There was a lot of talk about Chinese social app Youja, or U+, in the past couple of days, for it became the top in the social category of the App Store for China, and recently it announced 25 million users.

It’s not a new app though. Its first version was launched way back in 2011, starting as a location-based social app for strangers. Like many other similar apps, it enabled users to chat with or follow other users, like their shared photos or send their virtual gifts. Shortly after the launch, U+ told TechNode that they planned to monetize users through virtual gifts. And they didn’t expect the selling point of linking strangers to last long, so they’d develop features to encourage users to interact with existing contacts and stay with the app longer.

It was the time when a wave of location-based social apps emerged. Among them include Momo, currently the most successful of its kind in terms of user base and monetization. Momo announced 100 million users earlier this year and claimed they’d broken even with a majority of revenues from mobile games and a minority from emoticon sales.

Several months after the launch, U+ had had several million users. To encourage user participation U+ team developed a gaming community for users that introduced gamification and social elements such as ranking charts and virtual gift sending. The company then started making money through virtual gift sales.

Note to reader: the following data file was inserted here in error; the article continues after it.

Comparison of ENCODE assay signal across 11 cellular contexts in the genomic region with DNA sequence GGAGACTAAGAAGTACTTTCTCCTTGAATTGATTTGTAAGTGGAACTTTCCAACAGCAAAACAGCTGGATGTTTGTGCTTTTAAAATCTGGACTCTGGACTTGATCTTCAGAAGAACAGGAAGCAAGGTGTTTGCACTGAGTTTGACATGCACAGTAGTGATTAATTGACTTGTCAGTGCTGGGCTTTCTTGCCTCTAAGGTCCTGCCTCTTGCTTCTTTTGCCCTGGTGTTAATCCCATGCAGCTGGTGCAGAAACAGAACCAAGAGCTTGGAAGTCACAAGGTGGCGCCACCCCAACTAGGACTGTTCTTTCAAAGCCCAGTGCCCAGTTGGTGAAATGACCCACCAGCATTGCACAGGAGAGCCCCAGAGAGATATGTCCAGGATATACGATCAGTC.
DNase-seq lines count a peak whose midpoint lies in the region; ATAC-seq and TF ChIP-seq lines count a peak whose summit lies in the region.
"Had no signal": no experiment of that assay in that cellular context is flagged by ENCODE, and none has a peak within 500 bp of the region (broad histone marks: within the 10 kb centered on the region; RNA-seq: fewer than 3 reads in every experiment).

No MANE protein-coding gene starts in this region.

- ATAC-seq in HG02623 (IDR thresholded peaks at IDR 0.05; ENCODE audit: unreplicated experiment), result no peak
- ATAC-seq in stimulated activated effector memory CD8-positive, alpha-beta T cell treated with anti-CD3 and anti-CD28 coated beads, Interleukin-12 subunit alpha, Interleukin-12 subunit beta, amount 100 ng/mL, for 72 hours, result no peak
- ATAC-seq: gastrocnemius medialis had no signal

When one group of users would like to buy virtual gifts to the other, the model became similar to YY’s. It’s unknown whether it was the success of YY that inspired it, U+ would launch a feature, Show Room, that works the same with YY’s online show business. The only difference is users on U+, in order to entice others to send virtual gifts, don’t have to perform singing or anything but just post anything they like, from photos to videos. The latest version of U+ that is launched this month allows every user to register a Show Room.

U+ Show Room
U+ Show Room

In April this year U+ rolled out membership subscription, a proven business model in China to have loyal users pay a monthly fee for a package of premium services.

Though it doesn’t seem that successful as Momo, U+ has been financially supported by investors. In late 2013 it raised tens of thousands of dollars in Series B. U+ founding team include Zou Ling, a serial tech entrepreneur and founder of business social network Wealink, and Hu Zhutao, founder of Vogins — the company behind MTK App Store.

Tracey Xiang is Beijing, China-based tech writer. Reach her at

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